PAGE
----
NASA to test a nuclear fission spacecraft engine

NASA to test a nuclear fission spacecraft engine
NASA to test a nuclear fission spacecraft engine
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The United States plans to test a nuclear fission-powered spacecraft engine by 2027, NASA Administrator Bill Nelson said Tuesday, as part of NASA’s long-term effort to explore more efficient ways to send astronauts to Mars in the future.

Nelson said at a conference in National Harbor, Maryland, that NASA will partner with the US Army Research and Development Agency to develop a nuclear heat propulsion engine and launch it into space “as soon as possible by 2027.”

NASA has been studying the concept of nuclear thermal propulsion for decades in order to provide thrust that is believed to be far more efficient than conventional chemical-based rocket engines.

NASA officials see nuclear thermal propulsion as crucial to sending humans beyond the moon and deeper into space.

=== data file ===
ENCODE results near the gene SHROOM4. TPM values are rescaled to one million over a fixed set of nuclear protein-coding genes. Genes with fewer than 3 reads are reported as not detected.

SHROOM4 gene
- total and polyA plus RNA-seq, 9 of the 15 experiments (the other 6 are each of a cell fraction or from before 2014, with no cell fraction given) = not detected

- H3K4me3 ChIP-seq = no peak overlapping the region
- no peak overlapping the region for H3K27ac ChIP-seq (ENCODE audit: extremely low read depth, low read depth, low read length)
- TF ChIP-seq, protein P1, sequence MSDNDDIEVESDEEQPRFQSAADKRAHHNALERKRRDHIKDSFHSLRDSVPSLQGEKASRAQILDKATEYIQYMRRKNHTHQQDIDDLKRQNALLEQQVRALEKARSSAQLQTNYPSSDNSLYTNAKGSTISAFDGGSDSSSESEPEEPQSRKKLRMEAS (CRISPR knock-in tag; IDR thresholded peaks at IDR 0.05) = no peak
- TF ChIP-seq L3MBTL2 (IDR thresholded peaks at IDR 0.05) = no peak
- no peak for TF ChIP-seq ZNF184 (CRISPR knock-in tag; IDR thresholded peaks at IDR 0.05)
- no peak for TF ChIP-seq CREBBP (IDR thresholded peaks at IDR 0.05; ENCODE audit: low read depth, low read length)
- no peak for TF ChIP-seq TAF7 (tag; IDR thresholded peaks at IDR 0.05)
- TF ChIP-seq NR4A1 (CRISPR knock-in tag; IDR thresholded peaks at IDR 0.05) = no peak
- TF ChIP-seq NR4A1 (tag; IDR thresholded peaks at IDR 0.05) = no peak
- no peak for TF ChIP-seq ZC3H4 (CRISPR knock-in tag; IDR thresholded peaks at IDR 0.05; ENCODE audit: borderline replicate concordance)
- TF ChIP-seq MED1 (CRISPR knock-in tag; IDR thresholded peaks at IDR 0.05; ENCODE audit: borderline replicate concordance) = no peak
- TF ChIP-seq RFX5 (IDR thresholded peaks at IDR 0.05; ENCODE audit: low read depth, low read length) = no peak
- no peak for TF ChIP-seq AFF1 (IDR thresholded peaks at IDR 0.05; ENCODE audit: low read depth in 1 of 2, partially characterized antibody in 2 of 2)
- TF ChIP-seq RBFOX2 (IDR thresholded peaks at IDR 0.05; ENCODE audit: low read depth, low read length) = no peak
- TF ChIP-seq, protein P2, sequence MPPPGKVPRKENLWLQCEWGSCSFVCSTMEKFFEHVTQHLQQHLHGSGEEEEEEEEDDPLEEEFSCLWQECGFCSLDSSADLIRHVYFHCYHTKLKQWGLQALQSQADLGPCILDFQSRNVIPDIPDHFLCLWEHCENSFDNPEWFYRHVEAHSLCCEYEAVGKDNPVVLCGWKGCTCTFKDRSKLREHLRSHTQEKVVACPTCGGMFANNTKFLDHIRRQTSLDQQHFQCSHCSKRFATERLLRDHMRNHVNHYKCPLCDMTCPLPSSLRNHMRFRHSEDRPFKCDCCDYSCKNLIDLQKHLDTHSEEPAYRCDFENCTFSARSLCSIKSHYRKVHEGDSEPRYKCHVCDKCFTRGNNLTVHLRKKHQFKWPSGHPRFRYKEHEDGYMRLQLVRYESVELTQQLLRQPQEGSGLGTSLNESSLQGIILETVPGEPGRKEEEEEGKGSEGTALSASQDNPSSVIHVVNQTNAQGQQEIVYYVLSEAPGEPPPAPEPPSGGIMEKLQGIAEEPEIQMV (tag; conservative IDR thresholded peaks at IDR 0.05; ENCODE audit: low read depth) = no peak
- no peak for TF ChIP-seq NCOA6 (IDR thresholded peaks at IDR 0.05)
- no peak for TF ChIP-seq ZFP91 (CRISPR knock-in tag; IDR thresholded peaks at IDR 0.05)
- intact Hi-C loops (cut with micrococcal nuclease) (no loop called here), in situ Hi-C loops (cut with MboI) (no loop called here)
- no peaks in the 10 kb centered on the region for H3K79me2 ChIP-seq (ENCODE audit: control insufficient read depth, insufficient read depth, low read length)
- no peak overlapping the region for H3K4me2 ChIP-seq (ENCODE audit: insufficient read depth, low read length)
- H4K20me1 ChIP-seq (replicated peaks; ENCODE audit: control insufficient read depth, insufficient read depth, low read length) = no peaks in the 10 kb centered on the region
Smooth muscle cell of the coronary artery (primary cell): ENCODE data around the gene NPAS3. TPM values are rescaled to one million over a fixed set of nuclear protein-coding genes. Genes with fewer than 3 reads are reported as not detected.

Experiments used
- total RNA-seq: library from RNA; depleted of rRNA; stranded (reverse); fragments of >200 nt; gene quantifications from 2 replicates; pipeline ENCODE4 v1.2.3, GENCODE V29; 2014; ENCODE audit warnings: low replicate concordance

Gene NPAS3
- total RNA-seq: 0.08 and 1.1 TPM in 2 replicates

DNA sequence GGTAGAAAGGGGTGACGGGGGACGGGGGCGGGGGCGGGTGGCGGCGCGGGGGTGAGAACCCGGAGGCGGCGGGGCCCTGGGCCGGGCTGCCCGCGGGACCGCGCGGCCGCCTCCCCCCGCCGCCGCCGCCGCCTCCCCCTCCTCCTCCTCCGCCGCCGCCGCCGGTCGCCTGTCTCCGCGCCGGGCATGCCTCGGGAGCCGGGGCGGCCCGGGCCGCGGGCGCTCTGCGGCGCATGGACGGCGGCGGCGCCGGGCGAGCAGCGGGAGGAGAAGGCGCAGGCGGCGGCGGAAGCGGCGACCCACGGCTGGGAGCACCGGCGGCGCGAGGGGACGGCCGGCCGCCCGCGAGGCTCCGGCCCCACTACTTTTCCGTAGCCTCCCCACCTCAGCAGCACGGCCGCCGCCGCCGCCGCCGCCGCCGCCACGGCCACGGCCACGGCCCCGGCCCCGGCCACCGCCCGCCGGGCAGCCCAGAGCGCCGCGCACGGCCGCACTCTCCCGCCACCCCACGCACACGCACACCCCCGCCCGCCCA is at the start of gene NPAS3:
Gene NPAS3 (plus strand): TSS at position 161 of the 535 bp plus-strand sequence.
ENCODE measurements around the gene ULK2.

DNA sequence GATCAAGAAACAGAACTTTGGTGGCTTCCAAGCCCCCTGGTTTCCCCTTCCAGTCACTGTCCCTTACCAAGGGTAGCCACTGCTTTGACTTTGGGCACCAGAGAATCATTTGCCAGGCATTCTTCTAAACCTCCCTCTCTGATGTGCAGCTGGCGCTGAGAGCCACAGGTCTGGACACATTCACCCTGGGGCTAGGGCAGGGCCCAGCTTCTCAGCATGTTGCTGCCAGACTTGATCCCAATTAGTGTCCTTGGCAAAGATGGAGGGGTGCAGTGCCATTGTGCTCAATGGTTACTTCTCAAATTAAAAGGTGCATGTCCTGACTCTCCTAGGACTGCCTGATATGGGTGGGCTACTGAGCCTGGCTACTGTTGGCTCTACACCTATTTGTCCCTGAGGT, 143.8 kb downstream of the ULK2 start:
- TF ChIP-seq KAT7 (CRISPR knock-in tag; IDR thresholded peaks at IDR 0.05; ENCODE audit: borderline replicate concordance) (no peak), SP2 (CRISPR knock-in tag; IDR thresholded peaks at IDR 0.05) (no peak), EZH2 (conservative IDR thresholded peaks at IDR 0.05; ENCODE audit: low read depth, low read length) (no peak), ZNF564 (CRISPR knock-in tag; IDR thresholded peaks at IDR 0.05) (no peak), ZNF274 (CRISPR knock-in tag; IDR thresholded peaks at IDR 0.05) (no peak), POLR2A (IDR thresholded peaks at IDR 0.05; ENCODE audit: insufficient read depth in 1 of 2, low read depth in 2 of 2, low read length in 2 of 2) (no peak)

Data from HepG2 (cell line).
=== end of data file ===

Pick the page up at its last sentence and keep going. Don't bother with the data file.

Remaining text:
Engineers say a trip to Mars from Earth using this technology could take about four months instead of about nine using a conventional chemical-powered engine.

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This will significantly reduce the time astronauts are exposed to deep space radiation, and will also require fewer supplies, such as food and other cargo, during a trip to Mars.

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“The faster the trips into space, the safer,” said NASA Deputy Administrator and former astronaut Pam Milroy.

In 2021, the US Army Research and Development Agency awarded funds to General Atomics, Lockheed Martin and Blue Origin to study designs for nuclear reactors and spacecraft.

By around March, the agency will select a company to build a nuclear spacecraft for the 2027 plan, said program director Tabitha Dodson.

The NASA and agency plan has a budget of $110 million for fiscal year 2023, and is expected to increase by hundreds of millions of dollars through 2027.

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